Summary Lesson 17: “The Law Of Tithing And The Law Of The Fast”
- GOD’S MATH IS DIFFERENT THAN MAN’S: The Law of Tithing was given as a part of the plan to teach, by means of serving each other, how to develop a total commitment to serving Him. God’s instruction is to bring the tithes, 10%, to him so that the remaining 90% will go farther than the 100% ever could.
- JEWISH VIEW OF TITHING: There is still some biblical meaning, yet Jews do not have an organized way of collecting and distributing tithes. Anciently, tithes were used to take care of the Jerusalem Temple. After it’s destruction, a memory was perpetuated with a hope for its return constantly repeated before and after every meal as well as every prayer at a grave site. The principle of tithes, however, has diminished, and now includes offerings for the needy.
- OBLIGATION EXTENDS TO ALL: “Everybody is obliged to give charity; even one . . . dependent . . . should give to those less fortunate than himself. To give a tenth of one’s wealth to charity is considered to be a ‘middling’ virtue, to give a 20th or less is to be “mean”; but the rabbis decided that one should not give more than a fifth lest he become impoverished himself and dependent on charity. (Encyclopedia Judaica Jr.)
- SCALE OF VIRTUOUS GIVING: “Maimonides lists seven ways of giving . . . (1) but sadly; (2) less than is fitting, but in good humor; (3) only after having been asked to; (4) before being asked; (5) in such a manner that the donor does not know who the recipient is, (6) in such a manner that the recipient does not know who the donor is; and (7) in such a way that neither the donor nor the recipient knows the identity of the other.” (Encyclopedia Judaica Jr.)
- CHARITY AND FASTING IN THE ISLAMIC RELIGION: Charity is one of the basic five pillars or tenants of faith, generally considered to be two percent. “Muhammad, a seventh century C.E. merchant of Mecca, and founder of Islam, is considered by believers to have been the last of a line of prophets . . . acceptance of Muhammad’s teaching implies (1) belief in Allah as the only god . . . (2) pray five times daily . . . (3) fast from dawn to sunset in the month of Ramadan . . . (4) pay . . . alms (charity); and to (5) go on at least one pilgrimage to Mecca, site of the holy Black Stone, the Ka’aba.” (Encyclopedia Judaica Jr.)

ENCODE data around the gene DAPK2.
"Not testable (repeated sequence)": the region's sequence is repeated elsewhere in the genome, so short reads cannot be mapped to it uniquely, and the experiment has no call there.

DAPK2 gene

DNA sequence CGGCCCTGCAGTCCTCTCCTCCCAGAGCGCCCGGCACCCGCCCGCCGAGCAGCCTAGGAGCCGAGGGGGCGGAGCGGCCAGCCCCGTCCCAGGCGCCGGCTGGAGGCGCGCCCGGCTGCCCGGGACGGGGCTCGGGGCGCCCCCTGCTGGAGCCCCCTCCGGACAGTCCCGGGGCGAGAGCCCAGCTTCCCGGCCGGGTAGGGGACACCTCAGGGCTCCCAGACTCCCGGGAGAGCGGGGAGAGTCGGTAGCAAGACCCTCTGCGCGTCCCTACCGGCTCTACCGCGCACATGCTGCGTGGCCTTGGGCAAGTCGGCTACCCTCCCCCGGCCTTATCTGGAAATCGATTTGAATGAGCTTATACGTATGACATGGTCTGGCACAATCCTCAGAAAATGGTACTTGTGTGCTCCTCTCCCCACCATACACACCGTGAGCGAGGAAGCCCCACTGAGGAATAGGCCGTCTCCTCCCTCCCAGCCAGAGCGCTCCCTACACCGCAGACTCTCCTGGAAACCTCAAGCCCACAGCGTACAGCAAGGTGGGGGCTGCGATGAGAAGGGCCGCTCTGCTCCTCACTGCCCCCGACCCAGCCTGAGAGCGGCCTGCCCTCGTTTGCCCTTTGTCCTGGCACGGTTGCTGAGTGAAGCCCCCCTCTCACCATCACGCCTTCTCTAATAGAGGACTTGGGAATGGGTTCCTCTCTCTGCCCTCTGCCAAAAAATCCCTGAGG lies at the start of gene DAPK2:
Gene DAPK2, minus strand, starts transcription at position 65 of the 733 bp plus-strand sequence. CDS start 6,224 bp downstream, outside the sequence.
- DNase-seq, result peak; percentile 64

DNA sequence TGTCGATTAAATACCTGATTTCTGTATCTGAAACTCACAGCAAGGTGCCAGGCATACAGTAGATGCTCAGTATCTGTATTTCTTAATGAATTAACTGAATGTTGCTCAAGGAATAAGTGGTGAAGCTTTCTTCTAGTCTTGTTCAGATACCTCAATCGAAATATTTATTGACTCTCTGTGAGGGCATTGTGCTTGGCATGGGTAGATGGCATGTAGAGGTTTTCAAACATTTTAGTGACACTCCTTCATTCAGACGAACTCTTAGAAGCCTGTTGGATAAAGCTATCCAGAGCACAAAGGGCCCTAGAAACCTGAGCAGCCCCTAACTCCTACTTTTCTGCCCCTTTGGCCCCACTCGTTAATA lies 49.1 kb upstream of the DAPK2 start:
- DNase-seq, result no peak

- JEWISH FASTING: In addition to tithes, religious Jews have a monthly fasting day. Fasting is never done on a Sabbath day because it is a day of joy, and fasting (to many) is less than joyful! Yom Kippur (a High Day – hence, treated as a Sabbath) is the only exception. On that day, fasting begins an hour before that Sabbath and continues until an hour afterwards. The book of Jonah is read by religious Jews on Yom Kippur, the Day of Atonement, accompanied by a full day of fasting and prayer. The prayers on that day ask for forgiveness and for the Lord’s spirit to be with them. Other days of fasting always include prayers.